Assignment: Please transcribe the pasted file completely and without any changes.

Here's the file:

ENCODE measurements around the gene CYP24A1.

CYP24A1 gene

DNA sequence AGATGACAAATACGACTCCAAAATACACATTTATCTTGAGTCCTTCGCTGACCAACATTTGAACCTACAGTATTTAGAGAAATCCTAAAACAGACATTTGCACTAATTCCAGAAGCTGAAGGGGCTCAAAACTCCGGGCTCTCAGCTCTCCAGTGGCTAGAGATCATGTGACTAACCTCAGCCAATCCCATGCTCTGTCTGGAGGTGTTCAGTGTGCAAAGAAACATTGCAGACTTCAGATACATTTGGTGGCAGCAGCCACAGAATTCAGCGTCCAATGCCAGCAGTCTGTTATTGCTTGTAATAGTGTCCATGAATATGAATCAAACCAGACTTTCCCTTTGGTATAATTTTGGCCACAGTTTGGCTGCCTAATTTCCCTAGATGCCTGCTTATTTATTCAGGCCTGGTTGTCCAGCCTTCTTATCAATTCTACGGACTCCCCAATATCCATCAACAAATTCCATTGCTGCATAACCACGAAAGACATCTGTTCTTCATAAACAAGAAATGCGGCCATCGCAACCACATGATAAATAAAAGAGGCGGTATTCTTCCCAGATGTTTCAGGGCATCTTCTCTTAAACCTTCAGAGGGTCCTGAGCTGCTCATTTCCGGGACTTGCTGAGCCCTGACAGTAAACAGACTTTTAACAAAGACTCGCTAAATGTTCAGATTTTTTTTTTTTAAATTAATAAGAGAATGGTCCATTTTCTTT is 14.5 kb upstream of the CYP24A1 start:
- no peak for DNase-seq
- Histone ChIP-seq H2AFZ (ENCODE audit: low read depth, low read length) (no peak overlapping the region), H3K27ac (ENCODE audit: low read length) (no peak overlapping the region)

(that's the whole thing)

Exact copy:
ENCODE measurements around the gene CYP24A1.

CYP24A1 gene

DNA sequence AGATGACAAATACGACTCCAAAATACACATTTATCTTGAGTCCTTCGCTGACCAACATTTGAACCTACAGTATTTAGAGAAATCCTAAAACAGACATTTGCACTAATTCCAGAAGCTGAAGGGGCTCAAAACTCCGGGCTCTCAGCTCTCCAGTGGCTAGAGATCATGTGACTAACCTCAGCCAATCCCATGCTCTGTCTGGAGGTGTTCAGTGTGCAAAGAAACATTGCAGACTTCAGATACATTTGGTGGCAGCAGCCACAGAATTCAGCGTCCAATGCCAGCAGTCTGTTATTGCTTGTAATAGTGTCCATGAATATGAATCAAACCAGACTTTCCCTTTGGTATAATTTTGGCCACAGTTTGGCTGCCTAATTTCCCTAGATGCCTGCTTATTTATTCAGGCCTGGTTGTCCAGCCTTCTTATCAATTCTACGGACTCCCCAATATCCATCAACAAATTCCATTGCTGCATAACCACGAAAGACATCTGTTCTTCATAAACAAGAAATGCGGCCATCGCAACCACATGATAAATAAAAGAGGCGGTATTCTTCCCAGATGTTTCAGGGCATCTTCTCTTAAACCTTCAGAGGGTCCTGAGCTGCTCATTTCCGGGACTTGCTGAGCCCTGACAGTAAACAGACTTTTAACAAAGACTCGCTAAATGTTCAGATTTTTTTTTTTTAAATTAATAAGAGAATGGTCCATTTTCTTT is 14.5 kb upstream of the CYP24A1 start:
- no peak for DNase-seq
- Histone ChIP-seq H2AFZ (ENCODE audit: low read depth, low read length) (no peak overlapping the region), H3K27ac (ENCODE audit: low read length) (no peak overlapping the region)